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What is on your mind?

It can be difficult to navigate the waters when you’re making a decision for your spinal cancer treatment – Is surgery always necessary? Or is having your medical care team monitor the tumor an option? Each case of spinal cancer is different and particular to the individual. Factors can depend on the aggressiveness of the tumor, the location and many other details. Once you are armed with information and a definitive diagnosis, you can begin the process of deciding what is best for you and your spinal cancer treatment needs.

The Prevalence and Types of Spinal Cancer

Around 24,000 people in the U.S. alone will develop spinal or brain cancer this year. This is not a trivial number; the one silver lining to this incredible statistic is the fact that treatments and surgical techniques are constantly being revisited and improved upon; research is regularly revealing new and effective means for addressing cancers of all types.

There are a handful of cancers that tend to affect the spinal region, both within the spinal column and along the outer structure. Overall, the most common cancer to affect the spine are cancers that metastasize from other parts of the body. Typically in women, the metastasis spinal tumor originates from the lungs or the breast, and in men, from the prostate or the lungs. These tumors may be treated with surgery, radiation and/or chemotherapy depending on the specifics to the patient’s cancer and condition.

Cancers of the bone marrow include multiple myeloma and lymphoma are also common but are less likely to be treated with surgery because they are very sensitive to radiation.

Tumors that originate from the bones are called primary bone tumors and include chondrosarcoma, chordoma and osteosarcoma. If possible these tumors are usually treated by removing them completely at surgery.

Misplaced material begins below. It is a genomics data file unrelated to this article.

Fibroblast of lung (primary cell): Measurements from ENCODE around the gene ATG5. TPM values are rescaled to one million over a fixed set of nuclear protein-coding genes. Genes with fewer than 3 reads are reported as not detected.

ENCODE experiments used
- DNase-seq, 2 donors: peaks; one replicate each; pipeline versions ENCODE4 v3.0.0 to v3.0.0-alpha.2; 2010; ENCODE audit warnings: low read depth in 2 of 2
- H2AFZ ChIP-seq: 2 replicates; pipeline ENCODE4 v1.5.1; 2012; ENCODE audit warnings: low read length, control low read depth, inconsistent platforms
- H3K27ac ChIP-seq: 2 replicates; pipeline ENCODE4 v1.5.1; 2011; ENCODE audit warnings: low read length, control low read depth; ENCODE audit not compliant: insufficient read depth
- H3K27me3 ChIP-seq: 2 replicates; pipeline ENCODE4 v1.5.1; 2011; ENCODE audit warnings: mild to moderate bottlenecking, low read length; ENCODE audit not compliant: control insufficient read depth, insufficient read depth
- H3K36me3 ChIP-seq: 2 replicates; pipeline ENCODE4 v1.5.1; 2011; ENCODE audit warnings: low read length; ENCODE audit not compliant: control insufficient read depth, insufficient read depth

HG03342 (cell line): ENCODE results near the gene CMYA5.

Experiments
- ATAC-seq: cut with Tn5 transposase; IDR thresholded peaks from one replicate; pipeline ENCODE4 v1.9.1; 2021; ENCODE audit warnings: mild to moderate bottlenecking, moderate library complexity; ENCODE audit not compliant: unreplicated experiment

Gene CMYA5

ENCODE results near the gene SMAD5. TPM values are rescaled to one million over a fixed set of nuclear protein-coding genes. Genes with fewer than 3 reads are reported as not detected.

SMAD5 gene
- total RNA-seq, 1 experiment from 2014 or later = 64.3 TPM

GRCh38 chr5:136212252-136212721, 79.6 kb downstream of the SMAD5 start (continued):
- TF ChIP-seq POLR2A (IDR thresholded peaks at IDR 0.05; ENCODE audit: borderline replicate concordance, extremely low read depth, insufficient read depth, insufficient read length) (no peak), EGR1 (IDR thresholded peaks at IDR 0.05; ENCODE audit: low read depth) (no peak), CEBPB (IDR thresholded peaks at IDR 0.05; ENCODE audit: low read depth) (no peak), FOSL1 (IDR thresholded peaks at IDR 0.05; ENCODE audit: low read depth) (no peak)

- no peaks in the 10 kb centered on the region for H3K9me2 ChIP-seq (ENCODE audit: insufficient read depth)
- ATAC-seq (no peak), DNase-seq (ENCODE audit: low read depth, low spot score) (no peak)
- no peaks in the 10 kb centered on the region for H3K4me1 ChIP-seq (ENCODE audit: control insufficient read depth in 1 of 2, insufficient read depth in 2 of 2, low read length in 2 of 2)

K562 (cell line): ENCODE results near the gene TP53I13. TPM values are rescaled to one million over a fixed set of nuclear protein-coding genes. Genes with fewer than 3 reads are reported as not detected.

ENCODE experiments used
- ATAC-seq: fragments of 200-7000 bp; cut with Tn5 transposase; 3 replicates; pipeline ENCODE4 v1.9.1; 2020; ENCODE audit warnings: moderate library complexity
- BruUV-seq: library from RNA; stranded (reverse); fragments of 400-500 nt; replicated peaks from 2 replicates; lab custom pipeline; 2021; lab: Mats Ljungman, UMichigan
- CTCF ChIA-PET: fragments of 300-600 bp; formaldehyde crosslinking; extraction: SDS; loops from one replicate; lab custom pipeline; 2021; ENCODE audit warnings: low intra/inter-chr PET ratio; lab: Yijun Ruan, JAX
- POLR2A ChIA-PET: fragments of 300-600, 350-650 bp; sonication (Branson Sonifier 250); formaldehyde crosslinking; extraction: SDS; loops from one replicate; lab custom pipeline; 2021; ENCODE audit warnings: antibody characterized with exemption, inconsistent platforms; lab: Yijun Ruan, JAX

Each type of spinal cancer will require slightly different treatment protocols due to the structure of the tumor, aggressiveness and the rate or chance of metastases. The location of the tumors and the advancement of the disease can also play a major part in which spinal cancer treatment is chosen.

Surgical Removal, Monitoring, and Non-Surgical Treatment

Deciding to proceed with surgery on a spinal tumor should be a decision that is made with your doctor after looking at all angles of your particular situation.

Surgery

Surgery is usually performed if the tumor is causing neurological problems or instability of the spine. In most cases, if surgery is indicated, it will be part of a multi-faceted cancer treatment plan that includes radiation and chemotherapy. Sometimes, if the tumor is large or threatening the spinal cord, your cancer specialist may recommend surgical debulking (reduction via surgical means) to create some space between the tumor and the spinal cord to make subsequent radiation therapy effective and safe. This is called “separation surgery.”

Monitoring

It is uncommon for spinal cancers to be monitored without any treatment whatsoever. If no specific treatment for a tumor to the spine is recommended, this is usually because the oncologist feels confident that their chemotherapy treatment will be effective in treating the spinal tumor in addition to whatever other cancer cells may exist in the body. If this path is chosen it is important for the spine tumor to monitored with periodic imaging to ensure that the tumor is not growing. If it is other treatment may be needed.

Radiotherapy

Radiation is used to slow the growth of a tumor or shrink it. It can be used as a stand-alone procedure, or to reduce a tumor before it is removed or after a tumor is partially removed. Radiation is also known to significantly reduce pain associated with spinal tumors. A real breakthrough in the treatment of spinal cancer has been a high-tech, concentrated form of radiation called radiosurgery. This has enabled doctors to treat metastatic tumors with a single highly specific lethal dose of radiation.

Chemotherapy

Chemotherapy is often used in combination with radiation and/or surgery to assist in shrinking tumors.

Final Thoughts

Deciding whether or not to undergo surgery for your spinal cancer is, ultimately, dependent upon the type of cancer you have, the location, the stage of advancement and whether or not it will respond more favorably to treatments such as chemotherapy and radiation.

Perhaps the most important aspect of treatment is finding the right doctors to address your care needs. Seek an oncology and/or surgical care team you feel at ease with and trust your health and well-being too. Make sure you are able to openly discuss your treatment options and get all of your questions answered to your satisfaction. You have a right to empower yourself for the road ahead – including your spinal cancer treatment.

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